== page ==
Punctuality is not a traditional virtue of Saudis, which adversely affects their level of productivity. The constant and all-pervasive presence of the poor punctuality and reduced productivity of Saudis is mainly due to poor time management skills and the lack of importance given to time in general and to achievements on an individual level, in particular. Other factors include an inadequate educational system along with some counterproductive traditional practices.
Punctuality is not of great importance in Saudi Arabia, as Saudis often show a relaxed attitude to time. This can be seen in many situations, from the punctuality of a driver to the start of an official event, both of which clearly show that Saudi culture neither encourages tight schedules nor gives timeliness a high priority.
One can cite a number of social practices that show this relaxed attitude to punctuality. Deadlines are not absolute, and there is no great sense of urgency surrounding due dates. Frequent and unscheduled visits to friends and relatives are not considered a waste of time but rather time well spent. It is considered discourteous to be caught looking at one’s watch during any sort of social gathering.
Missing an appointment or showing up late is frowned upon. Yet, it is not a big deal about which one must worry. If a Saudi schedules an appointment with someone at 8:00 P.M., it means around 8:00 P.M., and he might be expected to come around 8:30 P.M. or later. Ironically, if he shows up for the meeting at the arranged time, it may send the message that he is trying to please the person he is about to meet.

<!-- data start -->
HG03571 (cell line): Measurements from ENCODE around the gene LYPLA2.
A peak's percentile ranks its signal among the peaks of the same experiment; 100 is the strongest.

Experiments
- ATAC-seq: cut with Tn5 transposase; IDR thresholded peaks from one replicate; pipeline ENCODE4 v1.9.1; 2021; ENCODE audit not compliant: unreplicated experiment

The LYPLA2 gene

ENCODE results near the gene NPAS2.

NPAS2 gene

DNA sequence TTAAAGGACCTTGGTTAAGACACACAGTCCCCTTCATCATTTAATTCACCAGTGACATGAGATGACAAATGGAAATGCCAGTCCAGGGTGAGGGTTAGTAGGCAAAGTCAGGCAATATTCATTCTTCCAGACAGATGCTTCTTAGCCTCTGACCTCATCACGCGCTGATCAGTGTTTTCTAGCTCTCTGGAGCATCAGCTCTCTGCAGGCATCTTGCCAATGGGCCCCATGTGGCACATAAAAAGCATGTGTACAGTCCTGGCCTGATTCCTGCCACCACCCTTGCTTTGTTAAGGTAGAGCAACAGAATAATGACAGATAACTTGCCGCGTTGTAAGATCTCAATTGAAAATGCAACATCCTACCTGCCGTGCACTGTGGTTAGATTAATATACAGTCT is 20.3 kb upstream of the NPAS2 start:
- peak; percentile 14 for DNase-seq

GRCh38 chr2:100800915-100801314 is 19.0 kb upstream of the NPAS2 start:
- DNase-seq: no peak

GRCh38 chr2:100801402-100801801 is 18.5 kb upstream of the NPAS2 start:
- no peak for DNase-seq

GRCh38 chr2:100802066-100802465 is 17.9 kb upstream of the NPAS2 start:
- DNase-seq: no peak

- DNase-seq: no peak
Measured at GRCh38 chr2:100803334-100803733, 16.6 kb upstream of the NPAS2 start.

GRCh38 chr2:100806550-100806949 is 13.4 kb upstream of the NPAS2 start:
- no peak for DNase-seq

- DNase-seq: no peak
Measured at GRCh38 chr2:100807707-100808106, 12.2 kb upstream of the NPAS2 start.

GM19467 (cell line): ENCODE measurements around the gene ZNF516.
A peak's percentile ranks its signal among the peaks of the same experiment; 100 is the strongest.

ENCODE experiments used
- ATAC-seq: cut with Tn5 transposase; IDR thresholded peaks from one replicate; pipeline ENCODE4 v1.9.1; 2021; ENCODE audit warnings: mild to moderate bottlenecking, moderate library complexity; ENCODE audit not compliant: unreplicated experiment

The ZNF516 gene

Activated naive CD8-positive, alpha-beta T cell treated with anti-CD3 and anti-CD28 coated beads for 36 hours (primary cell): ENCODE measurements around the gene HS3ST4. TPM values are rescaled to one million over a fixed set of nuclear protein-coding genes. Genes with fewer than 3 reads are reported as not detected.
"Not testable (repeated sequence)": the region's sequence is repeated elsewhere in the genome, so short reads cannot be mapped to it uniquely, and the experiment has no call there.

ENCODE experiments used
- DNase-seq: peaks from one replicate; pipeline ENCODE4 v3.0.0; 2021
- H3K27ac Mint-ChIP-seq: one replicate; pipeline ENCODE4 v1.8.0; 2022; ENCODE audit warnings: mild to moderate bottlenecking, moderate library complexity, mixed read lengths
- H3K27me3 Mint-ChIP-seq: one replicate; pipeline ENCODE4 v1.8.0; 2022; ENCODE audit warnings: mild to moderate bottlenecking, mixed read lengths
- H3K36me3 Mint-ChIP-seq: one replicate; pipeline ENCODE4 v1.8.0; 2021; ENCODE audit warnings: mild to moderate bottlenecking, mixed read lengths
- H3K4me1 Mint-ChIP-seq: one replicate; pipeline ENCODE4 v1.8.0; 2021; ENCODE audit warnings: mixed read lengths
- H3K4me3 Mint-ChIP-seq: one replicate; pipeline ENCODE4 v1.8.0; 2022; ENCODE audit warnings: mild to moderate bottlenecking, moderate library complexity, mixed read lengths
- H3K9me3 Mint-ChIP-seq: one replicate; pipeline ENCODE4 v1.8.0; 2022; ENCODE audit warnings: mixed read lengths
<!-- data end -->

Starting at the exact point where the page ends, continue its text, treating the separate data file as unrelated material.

‘No point in getting upset’
A further aspect of this social practice is the fact that unless one has an appointment with a very important person, not coming to the meeting or social gathering or showing up late is received with much greater tolerance than it would be in other countries. Arrangements, in fact, may change at any moment, without, in most cases, advanced notice, and definite commitments for the future are often considered much too restricting.
It could be that the justification for the wide social practice of tardiness or punctuality, in addition to some of the suggested reasons above, may have been passed on to us by older generations who lived in vast deserts where urgency and scheduling were the least of their daily concerns.
The structure of a Saudi’s daily life, which is based on accepting life as it comes, could also be the cause of such an attitude to the concept of time. Therefore, if things do not go according to plan, there is no point in getting upset. This attitude of Saudis could also be due to their view that time is something to share rather than something to steal.
With these views in mind, we turn to the problem of low productivity at the personal level in Saudi Arabia, as it is another noticeable feature in the lifestyle of Saudis. Generally speaking, Saudis do not perform well or work to their potential for a variety of reasons. The underlying causes can include an apparent lack of focus, vision, priorities, motivation and direction, or a failure to value individual accomplishments and achievements. Additionally, low individual productivity among Saudis can be attributed to inadequate training, lack of understanding of standards, policies and procedures, as well as poor work habits and the lack of a strong work ethic.
The most adverse effect of the intractable problems of punctuality and low individual productivity in Saudi Arabia is on the national economy, as many public policies and plans are disrupted, postponed, or delayed. It also has a significant effect at the individual or personal level, as seen in the lack of respect for the time of other people. Other consequences include a reduction in business productivity, an overall hindrance in economic growth and a decrease in fiscal sustainability.
Dr. Khalid Alseghayer is a Saudi academic, who writes on the Kingdom's and regional affairs.